Button safeties are usually found on the trigger guard or on the receiver of the firearm. When the button safety is located on the trigger guard, it can be either behind or in front of the trigger. Usually, when pushed to the right, the safety is engaged, and when it is pushed to the left the safety is disengaged. Many times, there is a red ring on the side of the button that disengages the safety to indicate “fire.”
Button safeties can also be found on the receiver of a firearm. Once again, (usually) pushing the button to the right engages the safety and pushing the button to the left disengages it. This is a common safety found on many modern lever-action long arms.
3-Position Tang Safety
The 3-position tang safety is also referred to as a Mauser safety. This type of safety is usually found on rifles that utilize the Mauser action. Modern Winchester Model 70 rifles use a 3-position safety. The 3-position tang safety is found on the rear of the bolt. Usually, when the tang is positioned straight back, the safety is totally engaged and the bolt and firing pin are locked in the safe position. The second or intermediate position is at a right angle to the bolt. In this position, the bolt is unlocked while maintaining the firing pin in the locked position. This allows the bolt to be operated to unload the unfired cartridges is a safe mode. The third position is the fire position that completely disengages the safety. In this position the tang is turned to the forward position.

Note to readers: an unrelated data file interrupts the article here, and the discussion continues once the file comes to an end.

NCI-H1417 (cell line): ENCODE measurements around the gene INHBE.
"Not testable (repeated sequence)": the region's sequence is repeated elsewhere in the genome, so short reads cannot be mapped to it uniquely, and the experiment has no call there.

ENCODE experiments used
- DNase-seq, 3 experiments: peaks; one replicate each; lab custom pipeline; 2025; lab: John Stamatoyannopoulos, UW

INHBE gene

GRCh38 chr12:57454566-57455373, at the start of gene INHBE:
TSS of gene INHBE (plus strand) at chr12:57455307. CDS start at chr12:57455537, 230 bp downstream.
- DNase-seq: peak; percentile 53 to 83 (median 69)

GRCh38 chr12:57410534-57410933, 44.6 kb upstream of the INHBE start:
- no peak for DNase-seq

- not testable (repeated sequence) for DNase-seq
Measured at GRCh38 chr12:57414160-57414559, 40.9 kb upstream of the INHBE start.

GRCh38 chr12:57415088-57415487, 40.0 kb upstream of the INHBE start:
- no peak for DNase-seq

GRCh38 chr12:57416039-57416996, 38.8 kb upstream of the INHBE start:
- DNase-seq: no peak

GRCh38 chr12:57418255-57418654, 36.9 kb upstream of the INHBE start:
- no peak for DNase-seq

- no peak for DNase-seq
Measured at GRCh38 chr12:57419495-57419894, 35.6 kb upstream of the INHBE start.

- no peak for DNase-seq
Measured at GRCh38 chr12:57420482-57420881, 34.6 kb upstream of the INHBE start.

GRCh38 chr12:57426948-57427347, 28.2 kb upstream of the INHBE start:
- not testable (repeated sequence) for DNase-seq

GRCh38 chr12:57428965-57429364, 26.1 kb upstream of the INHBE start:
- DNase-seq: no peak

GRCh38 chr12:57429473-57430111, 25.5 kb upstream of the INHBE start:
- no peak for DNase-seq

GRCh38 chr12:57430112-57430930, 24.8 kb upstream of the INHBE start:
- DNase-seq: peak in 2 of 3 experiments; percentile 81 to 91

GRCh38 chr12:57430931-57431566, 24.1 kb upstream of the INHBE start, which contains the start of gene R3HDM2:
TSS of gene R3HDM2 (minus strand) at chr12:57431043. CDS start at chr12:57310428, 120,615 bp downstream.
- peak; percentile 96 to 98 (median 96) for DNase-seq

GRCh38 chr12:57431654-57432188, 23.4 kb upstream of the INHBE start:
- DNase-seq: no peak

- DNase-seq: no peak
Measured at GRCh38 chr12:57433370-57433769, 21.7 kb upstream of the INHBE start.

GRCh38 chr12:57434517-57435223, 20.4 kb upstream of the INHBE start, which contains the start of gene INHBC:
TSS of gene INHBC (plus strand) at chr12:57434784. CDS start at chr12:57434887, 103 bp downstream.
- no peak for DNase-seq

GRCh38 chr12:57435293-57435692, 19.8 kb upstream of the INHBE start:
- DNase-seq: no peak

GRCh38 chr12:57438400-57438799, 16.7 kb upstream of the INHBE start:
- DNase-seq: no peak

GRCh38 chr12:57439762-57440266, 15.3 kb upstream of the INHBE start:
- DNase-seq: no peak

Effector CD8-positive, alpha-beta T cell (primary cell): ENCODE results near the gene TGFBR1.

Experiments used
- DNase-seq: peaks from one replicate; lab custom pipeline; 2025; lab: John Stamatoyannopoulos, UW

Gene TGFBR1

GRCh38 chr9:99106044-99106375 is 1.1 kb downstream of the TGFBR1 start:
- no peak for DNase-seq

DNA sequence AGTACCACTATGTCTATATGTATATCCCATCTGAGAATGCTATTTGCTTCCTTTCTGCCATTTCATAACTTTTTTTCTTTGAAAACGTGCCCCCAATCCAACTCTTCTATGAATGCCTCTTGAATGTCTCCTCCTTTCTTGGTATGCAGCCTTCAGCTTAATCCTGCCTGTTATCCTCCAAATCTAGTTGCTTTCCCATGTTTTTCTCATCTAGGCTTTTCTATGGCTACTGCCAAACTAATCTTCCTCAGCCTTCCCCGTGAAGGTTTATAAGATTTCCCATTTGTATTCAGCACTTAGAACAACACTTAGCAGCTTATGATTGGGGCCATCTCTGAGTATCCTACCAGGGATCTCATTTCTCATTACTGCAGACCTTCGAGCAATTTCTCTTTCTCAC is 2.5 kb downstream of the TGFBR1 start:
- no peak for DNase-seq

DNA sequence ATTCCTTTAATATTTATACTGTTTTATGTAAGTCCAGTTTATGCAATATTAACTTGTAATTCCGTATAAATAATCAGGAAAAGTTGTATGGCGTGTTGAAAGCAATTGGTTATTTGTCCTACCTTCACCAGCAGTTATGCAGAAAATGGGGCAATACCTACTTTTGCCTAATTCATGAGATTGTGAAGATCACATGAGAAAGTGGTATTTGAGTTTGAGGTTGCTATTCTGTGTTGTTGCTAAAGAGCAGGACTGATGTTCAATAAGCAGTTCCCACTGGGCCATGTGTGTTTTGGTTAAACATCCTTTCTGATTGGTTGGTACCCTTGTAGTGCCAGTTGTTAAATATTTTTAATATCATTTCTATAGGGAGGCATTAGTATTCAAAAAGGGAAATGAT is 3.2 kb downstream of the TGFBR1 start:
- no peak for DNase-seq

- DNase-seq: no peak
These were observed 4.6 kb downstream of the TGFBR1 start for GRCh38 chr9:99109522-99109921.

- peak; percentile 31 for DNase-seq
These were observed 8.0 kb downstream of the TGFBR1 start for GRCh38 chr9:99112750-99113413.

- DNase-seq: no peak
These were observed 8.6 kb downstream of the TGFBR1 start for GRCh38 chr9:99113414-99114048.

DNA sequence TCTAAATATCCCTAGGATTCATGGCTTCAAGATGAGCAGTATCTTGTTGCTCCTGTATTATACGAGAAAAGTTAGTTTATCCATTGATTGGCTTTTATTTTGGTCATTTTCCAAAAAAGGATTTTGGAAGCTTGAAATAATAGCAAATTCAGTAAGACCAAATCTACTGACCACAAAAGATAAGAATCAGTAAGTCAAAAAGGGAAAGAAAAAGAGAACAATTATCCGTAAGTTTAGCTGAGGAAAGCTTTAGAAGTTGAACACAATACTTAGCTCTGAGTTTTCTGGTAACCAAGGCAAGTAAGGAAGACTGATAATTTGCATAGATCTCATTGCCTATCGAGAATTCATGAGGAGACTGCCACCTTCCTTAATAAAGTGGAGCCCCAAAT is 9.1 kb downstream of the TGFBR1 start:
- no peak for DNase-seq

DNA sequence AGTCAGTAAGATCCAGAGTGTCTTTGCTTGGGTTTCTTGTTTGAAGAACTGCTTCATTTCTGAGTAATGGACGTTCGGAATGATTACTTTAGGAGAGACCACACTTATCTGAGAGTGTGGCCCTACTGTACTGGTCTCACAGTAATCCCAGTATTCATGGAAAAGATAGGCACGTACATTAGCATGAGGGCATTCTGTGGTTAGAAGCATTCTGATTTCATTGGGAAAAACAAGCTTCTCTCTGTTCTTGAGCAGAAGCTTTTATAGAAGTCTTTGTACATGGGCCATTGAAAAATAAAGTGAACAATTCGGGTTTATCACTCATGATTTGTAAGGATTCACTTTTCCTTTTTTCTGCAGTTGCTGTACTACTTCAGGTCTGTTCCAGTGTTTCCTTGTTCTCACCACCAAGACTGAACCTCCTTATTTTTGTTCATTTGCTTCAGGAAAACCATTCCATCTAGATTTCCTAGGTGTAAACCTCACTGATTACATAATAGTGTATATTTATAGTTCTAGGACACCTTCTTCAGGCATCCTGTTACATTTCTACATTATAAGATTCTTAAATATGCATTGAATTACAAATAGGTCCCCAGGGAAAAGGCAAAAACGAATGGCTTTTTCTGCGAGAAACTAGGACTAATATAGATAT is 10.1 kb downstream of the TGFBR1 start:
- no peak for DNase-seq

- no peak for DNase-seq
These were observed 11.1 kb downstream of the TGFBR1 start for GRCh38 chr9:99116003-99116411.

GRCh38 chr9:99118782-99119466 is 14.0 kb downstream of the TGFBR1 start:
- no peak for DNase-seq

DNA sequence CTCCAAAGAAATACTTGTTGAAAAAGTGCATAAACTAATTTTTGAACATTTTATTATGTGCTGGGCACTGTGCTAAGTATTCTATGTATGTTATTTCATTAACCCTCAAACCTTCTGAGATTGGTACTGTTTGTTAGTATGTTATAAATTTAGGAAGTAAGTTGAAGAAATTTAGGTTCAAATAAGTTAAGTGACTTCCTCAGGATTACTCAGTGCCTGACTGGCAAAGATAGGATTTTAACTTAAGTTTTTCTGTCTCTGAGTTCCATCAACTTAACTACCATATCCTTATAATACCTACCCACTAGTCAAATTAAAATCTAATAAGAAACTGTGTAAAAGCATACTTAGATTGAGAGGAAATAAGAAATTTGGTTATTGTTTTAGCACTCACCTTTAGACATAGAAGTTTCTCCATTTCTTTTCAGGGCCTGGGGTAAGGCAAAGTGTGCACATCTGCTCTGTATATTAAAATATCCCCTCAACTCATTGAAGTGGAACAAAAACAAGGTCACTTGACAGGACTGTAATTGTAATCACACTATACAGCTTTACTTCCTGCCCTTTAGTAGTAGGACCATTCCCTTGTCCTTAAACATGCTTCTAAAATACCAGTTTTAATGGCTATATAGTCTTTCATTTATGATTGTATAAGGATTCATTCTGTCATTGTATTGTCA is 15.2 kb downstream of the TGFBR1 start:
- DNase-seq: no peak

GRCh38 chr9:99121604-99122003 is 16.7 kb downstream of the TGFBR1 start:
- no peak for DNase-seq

The half-cock safety is found on rifles with external hammers. Usually, these types of rifles are lever-action rifles. To engage the half-cock safety from the hammer down or the fired position, the shooter uses his or her thumb to pull the hammer back to the first position. This position is approximately ¼ cocked. If the hammer is already in the fully cocked position, the shooter must apply downward pressure on the hammer while pulling the trigger with the index finger of the same hand. The hammer is then slowly allowed to move forward until it locks in the half-cock position approximately ¼ cocked. It is advisable if you have a lever action rifle to put a hammer spur on the hammer. This allows for better control to prevent the hammer from slipping off your thumb and causing an accidental discharge.
There are two common types of external safeties on pistols: lever safeties or passive safeties. Lever safeties are usually located on the left side of the pistol near the rear of the slide. On some pistols, such as the 1911, when the lever is up, the safety is engaged. When the lever is pushed down, usually with the shooter’s right-hand thumb, the safety is disengaged.
On some pistols, such as the double-action Berretta 92 FS, when the lever is in the "down" position the safety is engaged, and when the lever is in the "up" position the safety is disengaged. On double-action pistols, this lever also acts as a de-cock lever. So, when a double-action pistol’s hammer is in the cocked position and you want to engage the safety, by pushing the lever up, you de-cock the pistol at the same time you are engaging the safety.
Passive safeties are found on the backstrap of the pistol grip. When you grip the pistol, the safety is automatically disengaged. This type of safety is designed to prevent an accidental discharge, such as from dropping the firearm. Passive safeties are traditionally found on 1911s but are now on newer model pistols such as the Smith & Wesson striker-fired pistols. This provides the peace of mind of external safeties while maintaining the ability to quickly deploy the pistol if the situation arises.
No matter which firearm you shoot, it is important to be familiar with all kinds of safeties so you’re able to properly handle new or different firearms.